Ss. Cyril & Methodius Ukrainian Orthodox Mission

Madison, WI

Epistle: Ephesians 6:10-17
Gospel: Luke 13:10-17

Until she met Jesus, the woman in the Gospel had not stood upright for 18 years. For 18 years, she has looked down at the ground. For 18 years, she was unable to look up at the sky, see the horizon or look directly into the face of her loved ones.

253499-pThere’s no doubt that the woman lived a hard life. Only a generation or so ago, it wasn’t uncommon to meet people who–like the woman in the Gospel–were bent over from a life of hard manual labor, poor nutrition and sickness. Today, thank God, we rarely encounter individuals like the woman in the Gospel because there are so few people in her condition.

Ironically, because we are wealthier and so healthier, we often have an unbalanced view of suffering.

The absence of the kind of physical suffering we see in the Gospel means we tend to be upset by things our grandparents and great-grandparents would simply have ignored. When I was a boy, I remember my grandparents talking rather, matter a factly, about siblings that died when they were children. One of my uncles drowned as a boy while his brother, my grandfather, looked on helplessly. My grandmother told me about her sister, my aunt, who died in the first hours after birth. And then there were the others who died because of an illness or injury that today we can cure with a quick trip to the doctor.

And at one time or another, all of my grandparents told me how he or she was one of 5, 6, 8, or 12 who lived. All of them had several siblings who died in childhood. Though my family was poor when I was a boy, I simply had no frame of reference for seeing my siblings die in childhood.

Today these things sound unimaginably to many of us. And to these unimaginable losses we should add the experience of many who, only a generation or two ago, suffered the indignation of casual racism, ethnic and religious prejudice, drunkenness and physical violence in the home. And of course, there was a life of hard manual labor, the absence of central heating, much less air conditioning, indoor plumbing and modern pharmaceuticals.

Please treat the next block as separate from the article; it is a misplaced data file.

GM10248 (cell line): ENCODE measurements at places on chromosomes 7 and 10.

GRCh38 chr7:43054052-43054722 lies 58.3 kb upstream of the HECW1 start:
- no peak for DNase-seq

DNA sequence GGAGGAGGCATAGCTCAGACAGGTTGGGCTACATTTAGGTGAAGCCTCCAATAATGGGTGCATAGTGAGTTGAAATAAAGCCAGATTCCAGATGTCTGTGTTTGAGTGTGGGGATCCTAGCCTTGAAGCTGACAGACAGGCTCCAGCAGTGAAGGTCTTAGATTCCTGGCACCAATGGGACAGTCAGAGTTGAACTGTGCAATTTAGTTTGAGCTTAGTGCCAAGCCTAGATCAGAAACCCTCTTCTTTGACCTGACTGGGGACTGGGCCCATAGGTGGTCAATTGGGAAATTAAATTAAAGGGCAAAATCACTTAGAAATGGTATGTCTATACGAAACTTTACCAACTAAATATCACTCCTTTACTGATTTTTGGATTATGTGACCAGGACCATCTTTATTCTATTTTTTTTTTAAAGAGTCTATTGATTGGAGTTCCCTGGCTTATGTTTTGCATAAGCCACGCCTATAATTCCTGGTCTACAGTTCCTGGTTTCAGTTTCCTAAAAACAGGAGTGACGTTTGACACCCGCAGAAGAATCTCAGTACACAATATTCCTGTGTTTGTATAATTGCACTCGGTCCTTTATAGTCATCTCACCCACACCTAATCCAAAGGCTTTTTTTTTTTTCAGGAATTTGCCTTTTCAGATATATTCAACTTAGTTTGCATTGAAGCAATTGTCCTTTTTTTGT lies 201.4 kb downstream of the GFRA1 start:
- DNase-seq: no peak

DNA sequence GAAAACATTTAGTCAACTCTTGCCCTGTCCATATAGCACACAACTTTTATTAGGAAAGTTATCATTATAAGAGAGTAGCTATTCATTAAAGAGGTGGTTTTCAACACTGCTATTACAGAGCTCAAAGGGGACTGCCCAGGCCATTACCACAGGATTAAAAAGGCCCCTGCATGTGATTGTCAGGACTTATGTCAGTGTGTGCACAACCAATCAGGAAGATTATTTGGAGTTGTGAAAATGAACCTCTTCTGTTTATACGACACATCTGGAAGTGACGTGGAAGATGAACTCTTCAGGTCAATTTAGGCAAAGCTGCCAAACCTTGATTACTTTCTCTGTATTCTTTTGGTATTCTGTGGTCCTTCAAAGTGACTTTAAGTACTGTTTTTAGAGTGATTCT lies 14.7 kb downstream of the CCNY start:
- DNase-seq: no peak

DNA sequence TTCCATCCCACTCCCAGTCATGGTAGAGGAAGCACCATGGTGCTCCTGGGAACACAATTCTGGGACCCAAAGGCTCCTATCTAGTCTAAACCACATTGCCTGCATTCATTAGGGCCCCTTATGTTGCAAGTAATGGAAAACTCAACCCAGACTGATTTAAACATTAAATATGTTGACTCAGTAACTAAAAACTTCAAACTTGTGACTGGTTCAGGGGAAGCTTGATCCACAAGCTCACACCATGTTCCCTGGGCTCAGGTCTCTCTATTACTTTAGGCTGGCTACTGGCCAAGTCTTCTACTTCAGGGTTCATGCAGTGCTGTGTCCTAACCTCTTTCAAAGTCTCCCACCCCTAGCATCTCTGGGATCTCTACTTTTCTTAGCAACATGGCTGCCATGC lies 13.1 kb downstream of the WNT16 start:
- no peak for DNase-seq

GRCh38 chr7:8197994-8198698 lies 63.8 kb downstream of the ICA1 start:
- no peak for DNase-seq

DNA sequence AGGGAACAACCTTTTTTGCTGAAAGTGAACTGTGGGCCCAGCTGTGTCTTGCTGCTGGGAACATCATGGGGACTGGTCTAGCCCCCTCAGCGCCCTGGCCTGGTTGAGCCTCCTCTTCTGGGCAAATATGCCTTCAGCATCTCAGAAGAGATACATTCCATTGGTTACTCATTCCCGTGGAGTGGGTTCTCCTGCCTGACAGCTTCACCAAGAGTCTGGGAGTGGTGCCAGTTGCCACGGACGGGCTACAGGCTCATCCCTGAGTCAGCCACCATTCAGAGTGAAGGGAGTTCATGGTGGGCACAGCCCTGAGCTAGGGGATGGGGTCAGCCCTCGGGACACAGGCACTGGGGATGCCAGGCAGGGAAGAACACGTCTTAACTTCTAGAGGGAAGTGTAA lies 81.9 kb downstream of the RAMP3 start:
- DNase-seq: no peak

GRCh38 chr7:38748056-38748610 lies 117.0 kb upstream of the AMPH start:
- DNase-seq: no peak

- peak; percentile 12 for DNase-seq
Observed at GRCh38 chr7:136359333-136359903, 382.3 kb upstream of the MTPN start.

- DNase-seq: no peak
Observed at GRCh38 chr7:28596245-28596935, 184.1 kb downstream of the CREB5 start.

Because we are, thank God, largely protected from the kind he day to day experience of the kind of physical suffering we see in the Gospel we don’t have a proper understanding of suffering. Sometimes, like I said, we are overly sensitive to even small slights.

But not infrequently, we tend to romanticize suffering. We might even go so far as to think suffering is a good thing. In this, we are simply wrong even if not intentionally cruel for thinking as we do.

Suffering is evil.

To fail to understand this is symptomatic of a malformed conscience and a lack of sensitivity to the grief–large and small, extraordinary and ordinary–that afflicts those we meet.

Suffering is evil and as Christians, we are obligated to alleviate suffering when it is within our ability to do so. The only limit to our obligation, beyond what we are capable of doing, is that we not seek to care for some at the expense of others. I can’t lift your burden only to inflict suffering on someone else. As St Paul reminds us, we cannot do evil that good might result (Romans 3:8).

While suffering is evil, in Christ it can be turned to a good purpose.

We need to look no further than the woman in the Gospel. It was her suffering that leads her to Christ. And with the healing of her body, she also received liberation of her soul. “[O]ught not this woman, being a daughter of Abraham, whom Satan has bound—think of it—for eighteen years, be loosed from this bond on the Sabbath?”

In Christ, suffering is transformed. But, and this can’t be emphasized enough, the transformation of human suffering requires that, as Paul says in today’s epistle, that we “take up the whole armor of God.”

Before all else, this means that I must lay aside my belief that I have any other opponent in this life beside the devil. “For we do not wrestle against flesh and blood, but against principalities, against powers, against the rulers of the darkness of this age, against spiritual hosts of wickedness in the heavenly places.”

The true cause of human suffering and sorrow is found in the enemy of souls.

It is the devil’s lies that lead to the corruption of the body and the myriad divisions that afflict the human heart and society. Until I accept this–which is to say, until I repent of my sins–suffering will always undo me.

At the heart of the Gospel is the truth, ratified by generations of Christians, that apart from Christ, every sorrow, every loss, every disappoint, every betray, every physical, emotional or social pain, has the potential crush me. It’s easy to think weak or morally lacking those who are undone by suffering we think minor. But when I do, I reveal my own lack of spiritual maturity.

My brothers and sisters in Christ! Let us see human suffering for the evil it is and move to alleviate it when we can. It is in Christ, that every loss becomes a gain because in each loss I discover my need for Him Who in a few days will come as a little Child to save humanity.

As Christ has done for us, let us do for others. We can be for others as Christ is for us, however, only to the degree we have purified our hearts through the grace that comes to us through the sacraments and the ascetical disciplines of prayer, fasting, almsgiving and manual labor.

Let us, in other words, put on “the whole armor of God” so that by faith we “quench all the fiery darts of the wicked one” who seeks to do us harm.

In Christ,

+Fr Gregory